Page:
The vaginal carcinoma is usually a squamous cell carcinoma, which usually> 60 years in women. The most common symptom is an abnormal vaginal bleeding. The diagnosis is made by biopsy. The treatment for many small local carcinoma consists of hysterectomy with lymphadenectomy and Vaginektomie; for most other tumors, radiotherapy is performed.

Vaginalkarzinome are responsible for 1% of gynecologic malignancies in the United States. The average age at diagnosis is between 60 and 65 years. Risk factors include infection with the human papilloma virus and cervical or vulvar cancer. Intrauterine diethylstilbestrol exposure predisposed to clear cell adenocarcinoma of the vagina, this is rare, the median age at diagnosis is 19 years.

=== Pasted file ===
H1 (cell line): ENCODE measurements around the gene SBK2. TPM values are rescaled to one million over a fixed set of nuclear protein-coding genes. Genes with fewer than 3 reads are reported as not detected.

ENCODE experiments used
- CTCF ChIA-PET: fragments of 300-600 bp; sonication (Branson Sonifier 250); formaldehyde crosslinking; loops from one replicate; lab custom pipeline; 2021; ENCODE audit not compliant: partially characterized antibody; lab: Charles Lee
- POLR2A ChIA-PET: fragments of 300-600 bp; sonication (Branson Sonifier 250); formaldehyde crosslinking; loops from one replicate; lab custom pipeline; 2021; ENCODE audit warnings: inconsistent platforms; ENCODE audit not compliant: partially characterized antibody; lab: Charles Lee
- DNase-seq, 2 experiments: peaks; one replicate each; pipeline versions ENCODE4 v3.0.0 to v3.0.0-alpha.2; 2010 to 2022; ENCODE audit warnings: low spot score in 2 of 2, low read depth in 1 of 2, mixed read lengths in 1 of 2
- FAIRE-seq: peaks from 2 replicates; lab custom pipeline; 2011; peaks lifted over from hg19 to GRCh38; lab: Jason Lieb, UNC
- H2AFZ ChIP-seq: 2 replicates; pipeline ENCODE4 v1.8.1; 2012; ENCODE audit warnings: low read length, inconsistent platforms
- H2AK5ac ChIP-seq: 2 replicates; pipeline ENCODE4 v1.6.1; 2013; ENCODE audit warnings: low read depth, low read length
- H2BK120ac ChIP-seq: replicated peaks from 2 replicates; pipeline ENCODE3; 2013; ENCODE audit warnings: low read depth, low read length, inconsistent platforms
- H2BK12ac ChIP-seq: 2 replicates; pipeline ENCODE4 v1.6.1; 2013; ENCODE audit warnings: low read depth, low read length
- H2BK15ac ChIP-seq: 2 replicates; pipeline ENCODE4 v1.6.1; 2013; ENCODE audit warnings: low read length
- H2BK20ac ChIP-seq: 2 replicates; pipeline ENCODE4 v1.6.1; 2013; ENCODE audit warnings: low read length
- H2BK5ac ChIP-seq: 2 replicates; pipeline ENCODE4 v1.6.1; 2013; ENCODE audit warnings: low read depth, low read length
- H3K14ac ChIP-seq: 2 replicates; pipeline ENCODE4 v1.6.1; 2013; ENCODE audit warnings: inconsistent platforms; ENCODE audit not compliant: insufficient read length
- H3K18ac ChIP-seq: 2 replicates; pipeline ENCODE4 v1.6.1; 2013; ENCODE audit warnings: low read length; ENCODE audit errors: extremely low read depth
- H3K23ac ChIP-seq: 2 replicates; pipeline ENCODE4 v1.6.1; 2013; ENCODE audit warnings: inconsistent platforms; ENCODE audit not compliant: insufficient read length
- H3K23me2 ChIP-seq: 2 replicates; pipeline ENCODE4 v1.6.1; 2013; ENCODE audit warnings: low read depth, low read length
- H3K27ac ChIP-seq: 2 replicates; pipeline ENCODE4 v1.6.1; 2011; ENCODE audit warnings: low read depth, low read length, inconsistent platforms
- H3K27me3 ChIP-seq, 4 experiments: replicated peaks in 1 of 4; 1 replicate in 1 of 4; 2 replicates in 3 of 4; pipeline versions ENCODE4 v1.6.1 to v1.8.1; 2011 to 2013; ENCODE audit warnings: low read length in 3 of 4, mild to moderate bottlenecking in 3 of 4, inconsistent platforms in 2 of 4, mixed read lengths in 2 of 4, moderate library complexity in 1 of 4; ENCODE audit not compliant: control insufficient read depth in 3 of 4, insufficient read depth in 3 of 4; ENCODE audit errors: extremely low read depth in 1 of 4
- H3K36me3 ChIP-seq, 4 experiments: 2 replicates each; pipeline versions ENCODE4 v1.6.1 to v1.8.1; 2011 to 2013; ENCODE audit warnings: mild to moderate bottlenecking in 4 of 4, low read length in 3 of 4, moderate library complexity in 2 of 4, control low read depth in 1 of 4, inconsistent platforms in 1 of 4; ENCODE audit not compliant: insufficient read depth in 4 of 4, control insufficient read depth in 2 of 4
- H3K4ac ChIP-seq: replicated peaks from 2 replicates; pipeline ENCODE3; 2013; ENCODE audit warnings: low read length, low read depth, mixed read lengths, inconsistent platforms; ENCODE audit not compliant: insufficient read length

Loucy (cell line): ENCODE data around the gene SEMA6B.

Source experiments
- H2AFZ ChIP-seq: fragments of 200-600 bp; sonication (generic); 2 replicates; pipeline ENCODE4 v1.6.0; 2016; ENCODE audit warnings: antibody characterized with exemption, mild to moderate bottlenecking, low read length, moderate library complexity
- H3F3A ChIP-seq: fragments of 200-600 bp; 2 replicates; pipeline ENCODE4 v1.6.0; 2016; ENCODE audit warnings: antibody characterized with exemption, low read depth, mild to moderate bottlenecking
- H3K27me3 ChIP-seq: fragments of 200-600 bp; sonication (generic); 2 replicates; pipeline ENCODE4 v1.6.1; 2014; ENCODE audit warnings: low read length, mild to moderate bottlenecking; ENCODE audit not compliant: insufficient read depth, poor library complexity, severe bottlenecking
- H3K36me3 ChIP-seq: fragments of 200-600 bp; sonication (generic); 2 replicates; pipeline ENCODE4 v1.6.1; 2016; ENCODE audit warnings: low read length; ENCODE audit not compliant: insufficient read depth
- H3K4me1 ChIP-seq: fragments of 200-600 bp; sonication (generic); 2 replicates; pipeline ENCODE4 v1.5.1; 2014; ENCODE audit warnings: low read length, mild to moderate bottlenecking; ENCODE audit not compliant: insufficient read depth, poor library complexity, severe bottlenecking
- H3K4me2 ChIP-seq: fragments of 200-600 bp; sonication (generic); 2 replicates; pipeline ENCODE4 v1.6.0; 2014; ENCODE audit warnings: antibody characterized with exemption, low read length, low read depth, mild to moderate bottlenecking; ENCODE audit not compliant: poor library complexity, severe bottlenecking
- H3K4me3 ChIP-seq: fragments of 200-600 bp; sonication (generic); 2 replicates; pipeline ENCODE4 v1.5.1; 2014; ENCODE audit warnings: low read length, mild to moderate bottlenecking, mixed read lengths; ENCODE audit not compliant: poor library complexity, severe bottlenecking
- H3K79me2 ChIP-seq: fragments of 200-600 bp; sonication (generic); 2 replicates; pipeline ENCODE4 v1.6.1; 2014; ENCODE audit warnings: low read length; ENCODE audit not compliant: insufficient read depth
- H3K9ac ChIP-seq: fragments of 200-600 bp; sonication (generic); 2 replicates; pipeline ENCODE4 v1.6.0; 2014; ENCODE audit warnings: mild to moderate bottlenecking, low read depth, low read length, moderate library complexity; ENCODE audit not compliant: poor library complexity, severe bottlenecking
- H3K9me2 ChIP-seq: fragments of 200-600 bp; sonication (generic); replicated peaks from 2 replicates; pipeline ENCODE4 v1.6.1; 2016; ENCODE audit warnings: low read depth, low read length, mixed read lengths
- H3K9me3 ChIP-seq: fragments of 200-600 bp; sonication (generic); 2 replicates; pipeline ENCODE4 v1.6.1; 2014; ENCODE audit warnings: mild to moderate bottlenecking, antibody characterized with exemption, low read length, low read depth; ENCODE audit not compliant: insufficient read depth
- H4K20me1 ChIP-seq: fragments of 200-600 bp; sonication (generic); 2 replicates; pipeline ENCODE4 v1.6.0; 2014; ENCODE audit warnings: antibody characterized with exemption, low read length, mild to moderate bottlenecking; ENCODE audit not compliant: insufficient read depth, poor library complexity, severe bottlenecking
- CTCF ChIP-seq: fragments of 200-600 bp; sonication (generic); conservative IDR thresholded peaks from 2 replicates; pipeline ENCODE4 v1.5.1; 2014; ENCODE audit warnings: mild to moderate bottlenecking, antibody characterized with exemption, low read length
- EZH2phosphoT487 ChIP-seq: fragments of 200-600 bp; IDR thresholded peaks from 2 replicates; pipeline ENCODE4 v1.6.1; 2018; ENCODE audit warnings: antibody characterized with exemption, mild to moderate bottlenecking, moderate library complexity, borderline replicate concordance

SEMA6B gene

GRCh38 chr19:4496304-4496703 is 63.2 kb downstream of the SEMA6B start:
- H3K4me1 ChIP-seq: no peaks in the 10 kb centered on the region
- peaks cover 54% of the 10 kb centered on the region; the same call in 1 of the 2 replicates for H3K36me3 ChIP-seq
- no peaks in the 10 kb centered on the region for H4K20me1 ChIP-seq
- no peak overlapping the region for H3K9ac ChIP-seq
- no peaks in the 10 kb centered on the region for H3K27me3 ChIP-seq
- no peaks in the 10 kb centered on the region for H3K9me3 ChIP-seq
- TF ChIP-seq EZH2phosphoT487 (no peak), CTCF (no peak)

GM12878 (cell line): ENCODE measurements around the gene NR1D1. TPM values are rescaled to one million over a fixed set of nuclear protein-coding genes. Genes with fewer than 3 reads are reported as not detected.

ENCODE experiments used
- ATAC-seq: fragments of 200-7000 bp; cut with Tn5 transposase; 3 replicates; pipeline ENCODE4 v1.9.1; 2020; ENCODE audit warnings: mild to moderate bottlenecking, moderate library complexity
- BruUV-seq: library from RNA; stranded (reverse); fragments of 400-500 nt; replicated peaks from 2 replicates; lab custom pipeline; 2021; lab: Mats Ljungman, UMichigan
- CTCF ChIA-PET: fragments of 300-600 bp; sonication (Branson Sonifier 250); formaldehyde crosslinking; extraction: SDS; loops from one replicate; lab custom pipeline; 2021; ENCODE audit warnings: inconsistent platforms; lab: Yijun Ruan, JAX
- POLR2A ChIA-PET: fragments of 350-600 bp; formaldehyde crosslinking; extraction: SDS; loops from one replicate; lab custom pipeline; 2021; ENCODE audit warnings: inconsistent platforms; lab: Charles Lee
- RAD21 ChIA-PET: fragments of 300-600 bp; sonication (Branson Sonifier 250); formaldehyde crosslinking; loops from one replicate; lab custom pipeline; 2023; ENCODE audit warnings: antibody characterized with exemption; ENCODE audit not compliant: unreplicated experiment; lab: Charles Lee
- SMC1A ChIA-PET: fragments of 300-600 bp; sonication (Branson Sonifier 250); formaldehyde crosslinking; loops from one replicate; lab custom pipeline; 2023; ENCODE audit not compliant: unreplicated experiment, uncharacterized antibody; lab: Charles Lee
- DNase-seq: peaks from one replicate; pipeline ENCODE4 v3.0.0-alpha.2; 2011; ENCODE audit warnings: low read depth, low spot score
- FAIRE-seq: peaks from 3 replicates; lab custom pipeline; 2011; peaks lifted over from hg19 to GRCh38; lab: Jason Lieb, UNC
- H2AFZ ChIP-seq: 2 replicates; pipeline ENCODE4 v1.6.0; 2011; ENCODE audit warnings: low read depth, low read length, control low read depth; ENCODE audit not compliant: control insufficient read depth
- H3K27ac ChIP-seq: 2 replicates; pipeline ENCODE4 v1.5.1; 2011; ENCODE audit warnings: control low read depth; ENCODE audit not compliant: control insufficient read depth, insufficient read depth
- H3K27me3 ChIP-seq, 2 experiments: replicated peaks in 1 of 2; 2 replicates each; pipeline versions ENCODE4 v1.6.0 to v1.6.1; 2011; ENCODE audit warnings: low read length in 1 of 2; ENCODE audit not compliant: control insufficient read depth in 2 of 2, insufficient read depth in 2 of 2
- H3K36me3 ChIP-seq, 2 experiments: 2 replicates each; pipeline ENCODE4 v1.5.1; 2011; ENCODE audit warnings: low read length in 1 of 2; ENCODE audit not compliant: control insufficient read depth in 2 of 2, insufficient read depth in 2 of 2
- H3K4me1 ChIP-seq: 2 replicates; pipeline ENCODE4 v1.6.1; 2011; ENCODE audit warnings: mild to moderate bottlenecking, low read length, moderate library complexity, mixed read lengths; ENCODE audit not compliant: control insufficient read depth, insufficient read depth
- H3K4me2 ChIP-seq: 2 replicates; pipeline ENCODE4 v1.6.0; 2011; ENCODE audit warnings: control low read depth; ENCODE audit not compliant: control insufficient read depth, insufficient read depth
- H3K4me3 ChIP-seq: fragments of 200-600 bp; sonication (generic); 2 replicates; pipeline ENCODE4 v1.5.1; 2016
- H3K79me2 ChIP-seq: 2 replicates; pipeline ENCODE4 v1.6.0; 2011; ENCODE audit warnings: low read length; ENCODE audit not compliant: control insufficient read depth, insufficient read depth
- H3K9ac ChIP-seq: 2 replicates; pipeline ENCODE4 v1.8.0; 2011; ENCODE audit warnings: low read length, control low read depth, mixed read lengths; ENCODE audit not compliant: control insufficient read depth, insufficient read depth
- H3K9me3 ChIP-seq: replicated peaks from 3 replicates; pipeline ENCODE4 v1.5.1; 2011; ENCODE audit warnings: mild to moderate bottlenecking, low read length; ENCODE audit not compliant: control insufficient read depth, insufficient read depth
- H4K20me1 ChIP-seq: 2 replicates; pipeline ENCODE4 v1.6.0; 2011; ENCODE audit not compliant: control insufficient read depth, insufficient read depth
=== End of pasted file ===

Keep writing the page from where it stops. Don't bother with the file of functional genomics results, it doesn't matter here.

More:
The vaginal carcinoma is usually a squamous cell carcinoma, which usually> 60 years in women. The most common symptom is an abnormal vaginal bleeding. The diagnosis is made by biopsy. The treatment for many small local carcinoma consists of hysterectomy with lymphadenectomy and Vaginektomie; for most other tumors, radiotherapy is performed. Vaginalkarzinome are responsible for 1% of gynecologic malignancies in the United States. The average age at diagnosis is between 60 and 65 years. Risk factors include infection with the human papilloma virus and cervical or vulvar cancer. Intrauterine diethylstilbestrol exposure predisposed to clear cell adenocarcinoma of the vagina, this is rare, the median age at diagnosis is 19 years. Most (95%) of the primary vaginal cancers are squamous; others are primary and secondary adenocarcinomas, squamous secondary (in older women), clear cell adenocarcinomas (in young women) and melanoma. The most common vaginal sarcoma botryoides, the sarcoma (embryonal rhabdomyosarcoma); it has the highest incidence around the age of 3. Most vaginal cancers occur in the upper third of the posterior vaginal wall. Their propagation takes place through continuous growth (in the local paravaginal tissues, urinary bladder or rectum), over the inguinal lymph nodes for lesions of the lower vagina, over pelvic lymph node lesions in the upper vagina or hematogenous. Symptoms and signs Most patients present with abnormal vaginal bleeding: postmenopausal, postcoital or bleeding between periods. Some also complain of aqueous Vaginalfluor or dyspareunia. A few patients are asymptomatic, and the lesion is found during a routine gynecological examination or investigation of an abnormal Pap tests. Vesicovaginal or rectovaginal fistula are complications of advanced disease. Diagnostic biopsy Clinical Staging A punch biopsy is usually diagnostic, but occasionally a wide local excision is necessary. The staging of tumors occurs clinically (see table: vaginal carcinoma on the stage) and is mainly based on physical examination, endoscopy, chest x-ray (detection of pulmonary metastases), and usually CT (detection of abdominal or pelvic metastases) (eg, cystoscopy, Proctoscopy.). Survival rates depend on the stage. Vaginal carcinoma after stage Stage Description 5-year survival rates * I Limited to the vaginal II 65-70% infection of the tissue subvaginal 47% III expansion up to the pool wall 30% IV Tumor spread through the pelvis out, or infection of the urinary bladder or rectal mucosa 15-20% * The prognosis is worse if the primary tumor is large or poorly differentiated. Treatment hysterectomy with lymphadenectomy Vaginektomie and in tumors that are confined to the upper wall of the vagina third of radiotherapy in most other tumors tumors in stage I within the upper Vaginaldrittels can with radical hysterectomy, upper Vaginektomie and pelvic lymph node dissection can be treated. Most other primary tumors are treated with radiation therapy, usually a combination of radiotherapy and brachytherapy. Is a radiation therapy contraindicated due vesikovaginaler or rectovaginal fistula, a pelvic exenteration is performed.

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